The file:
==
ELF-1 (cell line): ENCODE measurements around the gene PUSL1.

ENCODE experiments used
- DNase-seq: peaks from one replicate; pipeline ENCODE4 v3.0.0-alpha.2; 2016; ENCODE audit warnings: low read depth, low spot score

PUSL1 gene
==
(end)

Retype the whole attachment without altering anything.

ELF-1 (cell line): ENCODE measurements around the gene PUSL1.

ENCODE experiments used
- DNase-seq: peaks from one replicate; pipeline ENCODE4 v3.0.0-alpha.2; 2016; ENCODE audit warnings: low read depth, low spot score

PUSL1 gene